This post was written by Dan Majewski. He is a recent graduate (University of Arizona, 2011 – Regional Development) and a board member of the Living Streets Alliance. He does not own a car and is passionate about helping make Tucson and Tucsonans less car dependant.
On Monday, (Editor’s note: Majewski submitted this last week) I looked outside at the pouring rain and decided I did not want to ride my bicycle to campus. I decided to take the city bus instead. I visited the Sun Tran website to find information on which bus route to take and when a bus would arrive. Normally, I went to the portion of the website with all of the Routes & Times of departure and arrival for the routes.
Here, you can select a route and then view an image of the route itself as well as all the times a bus will arrive or depart from certain points along the route. This is how it looks:
These schedules are helpful but they lack information I want. For example, what if my stop is not at one of those numbered points along the route? I then have to estimate the time it takes to travel between the numbered points. Also, the wall of numbers on these schedules is difficult to read and decipher.
Fortunately, using real-time GPS bus tracking, Sun Tran has found a better way to communicate arrival times to riders.
On the website, if users click “Live Bus Tracking” in the left hand column, a menu of options appears.
From this menu, users can click “Live Arrival Times” to find out when, according to actual GPS readings, buses will arrive at a given stop. Using drop down menus, users can select the route, the direction of the route and the exact stop they will be using. The website then displays the arrival times of the next three buses which will be arriving at that stop.
If the user has a smart phone, this information is even more useful: you can always find out when the bus will be coming to your stop and your stop only, even when you’re on the go.
This new technology makes it far easier to figure out when to go to the bus stop.
On most days, I ride my bicycle to travel everywhere I need to go. However, if I ever need to use the bus, I now have a better way to find out when to leave my house and walk to the bus stop.
Have you ever used this technology? What has been your experience with it?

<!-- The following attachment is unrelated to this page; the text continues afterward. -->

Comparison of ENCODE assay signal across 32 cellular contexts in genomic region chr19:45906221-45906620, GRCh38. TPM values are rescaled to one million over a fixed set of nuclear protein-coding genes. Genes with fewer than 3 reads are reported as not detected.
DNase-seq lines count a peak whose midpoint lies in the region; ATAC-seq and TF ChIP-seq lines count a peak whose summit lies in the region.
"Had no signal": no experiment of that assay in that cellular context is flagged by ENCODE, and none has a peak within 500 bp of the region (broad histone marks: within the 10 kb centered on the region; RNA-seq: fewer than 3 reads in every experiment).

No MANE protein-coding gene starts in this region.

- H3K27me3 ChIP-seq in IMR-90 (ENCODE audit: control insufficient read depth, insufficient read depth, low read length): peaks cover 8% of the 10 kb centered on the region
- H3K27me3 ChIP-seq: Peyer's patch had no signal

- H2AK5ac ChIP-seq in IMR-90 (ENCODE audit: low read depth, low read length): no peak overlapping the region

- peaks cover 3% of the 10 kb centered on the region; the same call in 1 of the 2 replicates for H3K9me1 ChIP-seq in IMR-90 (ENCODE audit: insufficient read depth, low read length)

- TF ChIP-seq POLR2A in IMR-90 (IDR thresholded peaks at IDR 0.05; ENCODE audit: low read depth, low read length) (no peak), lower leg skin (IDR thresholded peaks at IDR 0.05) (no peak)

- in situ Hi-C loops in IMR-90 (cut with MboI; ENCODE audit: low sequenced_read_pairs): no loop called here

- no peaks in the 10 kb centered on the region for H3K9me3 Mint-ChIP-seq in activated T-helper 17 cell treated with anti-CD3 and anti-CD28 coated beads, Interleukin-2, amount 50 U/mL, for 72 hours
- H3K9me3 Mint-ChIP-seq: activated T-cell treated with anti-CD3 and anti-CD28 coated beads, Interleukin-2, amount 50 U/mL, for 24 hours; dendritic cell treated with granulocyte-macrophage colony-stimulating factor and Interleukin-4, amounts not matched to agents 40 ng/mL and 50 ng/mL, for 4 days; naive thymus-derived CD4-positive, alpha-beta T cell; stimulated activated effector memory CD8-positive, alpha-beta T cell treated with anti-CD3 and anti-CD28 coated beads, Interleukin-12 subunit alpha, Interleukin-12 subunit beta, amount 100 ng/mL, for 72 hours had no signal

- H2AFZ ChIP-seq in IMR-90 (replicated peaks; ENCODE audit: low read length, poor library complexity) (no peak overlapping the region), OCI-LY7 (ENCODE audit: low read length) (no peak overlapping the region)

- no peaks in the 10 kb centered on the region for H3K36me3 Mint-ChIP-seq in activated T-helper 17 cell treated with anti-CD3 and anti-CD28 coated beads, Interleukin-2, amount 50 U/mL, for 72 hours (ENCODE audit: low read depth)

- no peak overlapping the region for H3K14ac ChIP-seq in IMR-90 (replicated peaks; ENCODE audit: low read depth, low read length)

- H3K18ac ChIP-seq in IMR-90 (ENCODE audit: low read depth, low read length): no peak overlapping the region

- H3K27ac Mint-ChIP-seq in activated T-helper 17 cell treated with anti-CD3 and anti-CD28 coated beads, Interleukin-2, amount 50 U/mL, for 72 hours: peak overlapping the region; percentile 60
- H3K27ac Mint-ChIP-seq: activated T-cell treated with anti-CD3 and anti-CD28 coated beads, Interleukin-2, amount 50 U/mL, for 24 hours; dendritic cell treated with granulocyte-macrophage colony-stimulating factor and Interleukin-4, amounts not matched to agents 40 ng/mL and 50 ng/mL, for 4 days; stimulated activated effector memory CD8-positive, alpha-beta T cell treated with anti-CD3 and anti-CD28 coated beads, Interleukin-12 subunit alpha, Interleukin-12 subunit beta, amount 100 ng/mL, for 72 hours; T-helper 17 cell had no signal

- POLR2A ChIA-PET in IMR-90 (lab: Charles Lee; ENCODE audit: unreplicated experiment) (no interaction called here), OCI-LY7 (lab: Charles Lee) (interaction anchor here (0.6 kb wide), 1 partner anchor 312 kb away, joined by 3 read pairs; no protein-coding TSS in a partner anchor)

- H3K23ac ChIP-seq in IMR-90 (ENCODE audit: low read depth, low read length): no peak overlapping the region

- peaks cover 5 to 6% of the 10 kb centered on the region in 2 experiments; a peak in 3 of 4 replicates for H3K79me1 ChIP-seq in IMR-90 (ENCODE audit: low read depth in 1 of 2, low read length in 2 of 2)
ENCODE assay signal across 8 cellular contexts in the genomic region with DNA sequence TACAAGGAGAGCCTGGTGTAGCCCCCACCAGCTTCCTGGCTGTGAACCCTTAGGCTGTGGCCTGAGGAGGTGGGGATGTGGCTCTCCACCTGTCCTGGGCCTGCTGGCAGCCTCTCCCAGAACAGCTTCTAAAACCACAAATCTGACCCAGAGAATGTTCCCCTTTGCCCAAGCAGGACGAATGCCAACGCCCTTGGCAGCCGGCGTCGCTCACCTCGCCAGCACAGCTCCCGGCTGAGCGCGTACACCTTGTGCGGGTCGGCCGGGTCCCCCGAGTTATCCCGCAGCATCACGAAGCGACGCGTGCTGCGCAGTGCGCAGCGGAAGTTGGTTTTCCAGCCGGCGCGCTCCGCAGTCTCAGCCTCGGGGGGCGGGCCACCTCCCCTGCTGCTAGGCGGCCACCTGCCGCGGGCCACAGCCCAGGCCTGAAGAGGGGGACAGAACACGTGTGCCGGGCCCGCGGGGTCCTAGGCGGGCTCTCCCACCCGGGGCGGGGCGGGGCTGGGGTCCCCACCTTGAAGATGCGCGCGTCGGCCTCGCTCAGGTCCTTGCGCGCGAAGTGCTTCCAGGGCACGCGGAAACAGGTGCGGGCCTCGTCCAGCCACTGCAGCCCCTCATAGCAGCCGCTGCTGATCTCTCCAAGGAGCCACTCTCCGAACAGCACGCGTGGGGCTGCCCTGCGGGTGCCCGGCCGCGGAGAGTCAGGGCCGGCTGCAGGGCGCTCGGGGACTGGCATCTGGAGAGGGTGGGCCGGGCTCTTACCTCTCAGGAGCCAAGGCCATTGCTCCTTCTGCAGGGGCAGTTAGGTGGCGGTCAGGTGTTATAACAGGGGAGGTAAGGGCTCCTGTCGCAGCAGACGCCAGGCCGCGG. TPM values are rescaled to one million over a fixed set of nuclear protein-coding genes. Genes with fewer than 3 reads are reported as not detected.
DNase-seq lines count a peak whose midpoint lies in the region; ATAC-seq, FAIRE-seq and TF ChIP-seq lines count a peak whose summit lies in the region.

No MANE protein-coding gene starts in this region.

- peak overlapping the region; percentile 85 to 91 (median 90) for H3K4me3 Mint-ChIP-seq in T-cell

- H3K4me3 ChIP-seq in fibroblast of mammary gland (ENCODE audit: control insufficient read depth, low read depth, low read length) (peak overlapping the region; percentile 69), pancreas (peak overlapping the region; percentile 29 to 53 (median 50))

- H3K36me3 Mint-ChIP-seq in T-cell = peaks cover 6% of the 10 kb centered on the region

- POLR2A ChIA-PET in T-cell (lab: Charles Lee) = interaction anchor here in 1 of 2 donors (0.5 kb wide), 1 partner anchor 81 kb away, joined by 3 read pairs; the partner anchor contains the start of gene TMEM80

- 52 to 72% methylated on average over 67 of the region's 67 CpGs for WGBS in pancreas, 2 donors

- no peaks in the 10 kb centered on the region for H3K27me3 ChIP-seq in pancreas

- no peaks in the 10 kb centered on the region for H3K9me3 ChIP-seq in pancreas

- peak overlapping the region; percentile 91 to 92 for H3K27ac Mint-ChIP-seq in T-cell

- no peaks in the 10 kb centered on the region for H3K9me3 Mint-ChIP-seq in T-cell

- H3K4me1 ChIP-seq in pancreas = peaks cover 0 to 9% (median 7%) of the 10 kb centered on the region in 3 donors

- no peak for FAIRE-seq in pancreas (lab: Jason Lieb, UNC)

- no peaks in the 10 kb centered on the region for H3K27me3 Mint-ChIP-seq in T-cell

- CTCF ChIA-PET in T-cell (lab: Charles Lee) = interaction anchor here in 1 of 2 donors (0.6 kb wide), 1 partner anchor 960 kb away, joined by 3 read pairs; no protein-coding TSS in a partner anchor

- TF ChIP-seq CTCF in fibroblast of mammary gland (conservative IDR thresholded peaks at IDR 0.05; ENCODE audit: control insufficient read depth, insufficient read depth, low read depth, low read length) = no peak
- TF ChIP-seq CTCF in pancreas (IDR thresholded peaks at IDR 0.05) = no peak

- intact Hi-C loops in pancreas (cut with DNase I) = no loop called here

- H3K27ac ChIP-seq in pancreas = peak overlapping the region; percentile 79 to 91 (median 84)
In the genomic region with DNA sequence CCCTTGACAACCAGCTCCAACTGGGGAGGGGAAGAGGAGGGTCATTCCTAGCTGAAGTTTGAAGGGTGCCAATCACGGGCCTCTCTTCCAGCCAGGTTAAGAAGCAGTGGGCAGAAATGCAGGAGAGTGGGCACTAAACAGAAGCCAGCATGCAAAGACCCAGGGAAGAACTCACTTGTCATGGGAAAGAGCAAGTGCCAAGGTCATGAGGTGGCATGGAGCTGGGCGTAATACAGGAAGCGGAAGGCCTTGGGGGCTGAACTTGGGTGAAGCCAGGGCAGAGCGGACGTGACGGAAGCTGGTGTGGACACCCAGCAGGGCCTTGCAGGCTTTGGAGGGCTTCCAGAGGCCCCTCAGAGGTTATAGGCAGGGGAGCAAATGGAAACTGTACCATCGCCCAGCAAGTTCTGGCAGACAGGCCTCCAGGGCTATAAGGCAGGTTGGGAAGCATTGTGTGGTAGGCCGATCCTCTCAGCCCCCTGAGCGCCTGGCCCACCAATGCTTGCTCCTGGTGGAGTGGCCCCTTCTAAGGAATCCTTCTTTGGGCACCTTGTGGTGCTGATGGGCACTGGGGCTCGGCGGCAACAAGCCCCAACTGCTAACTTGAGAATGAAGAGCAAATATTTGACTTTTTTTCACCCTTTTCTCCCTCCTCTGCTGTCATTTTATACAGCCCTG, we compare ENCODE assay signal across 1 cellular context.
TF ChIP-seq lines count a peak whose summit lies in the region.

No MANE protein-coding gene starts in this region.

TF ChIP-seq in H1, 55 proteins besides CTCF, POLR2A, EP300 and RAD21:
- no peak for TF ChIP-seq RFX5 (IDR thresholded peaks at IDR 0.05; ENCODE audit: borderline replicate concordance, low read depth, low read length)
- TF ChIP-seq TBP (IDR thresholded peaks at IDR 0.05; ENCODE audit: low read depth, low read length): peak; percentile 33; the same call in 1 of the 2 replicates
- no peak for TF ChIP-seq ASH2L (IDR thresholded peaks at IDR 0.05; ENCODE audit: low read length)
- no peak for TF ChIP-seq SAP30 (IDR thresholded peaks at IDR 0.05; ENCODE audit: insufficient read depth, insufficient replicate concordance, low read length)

11 thoughts on “A Tucson bicyclist takes the bus and likes it”
I usually relish the challenge of getting to work when the weather is nasty out.
There are days however where I just don’t feel like riding. Using this tool could help me ultimately decide to take the bus on those days instead.
I wish Sun Tran would develop smart phone apps instead of having to go to their webpage and wait to load things. Most big city municipal bus lines have apps that make bus tracking a breeze!
This is great info! I take the bus a lot but did not know about this. Thanks for covering!
A non-profit group has developed a beta of this same data that’s optimized for iPhone:
I didn’t know about this either… this is fantastic!
I have to admit that I don’t take the bus as often as I should, but part of the problem was that I didn’t know the schedules well enough so it left me guessing. This seems like, once I get used to it, it’ll make me have one less excuse. I’m happy about that! Thanks 🙂
When I last visited the University of Michigan campus in Ann Arbor, there was a new app called Magic Bus. It offered the schedule and the location of the nearest campus bus stop. You could also find out when the next bus would arrive.
I take the bus when I’m not willing to leave my bike outside or when I can’t take it inside my destination. Having spent a fair amount of times riding buses, I never knew of the GPS feature on the website. That’s a good find. It should be noted that under /Routes & Time/Map/Schedules the HTML option gives you all the stops on a route, not just the handful or two that the pdf version gives. Perhaps that’s the “wall” of information that the rider was talking about.
Riding the bus is certainly interesting, and it is, on more occasions than one might expect, a rich olfactory experience. Certainly, more people should give the bus a try.
Bus late, bus early, bus on time…this has been going on for as long as there has been the bus and it’s not clear to Red Star that gee whiz, tres chic, trendy apps will fix it or increase ridership significantly.
Why hasn’t Sun Tran partnered with Google to map walk times and bike times to specific bus stops?
Red Star, I agree with you completely. That’s the beauty of this technology: you can know if the bus is going to be late or early. As long as buses do not have designated lanes, they will always be subject to traffic delays. Fortunately, this technology informs the user when these delays happen.
That’s another great question. Here is their administrative office number if you want to call them to find out: 520-623-4301.
That’s all well and good, but my technology is limited to 46 in the front and 18 in the rear.
46 18, never even considered that combo. Interesting, pretty much 2.5 with 9 skid patches. Duh, now I’m sorry I went with 47 19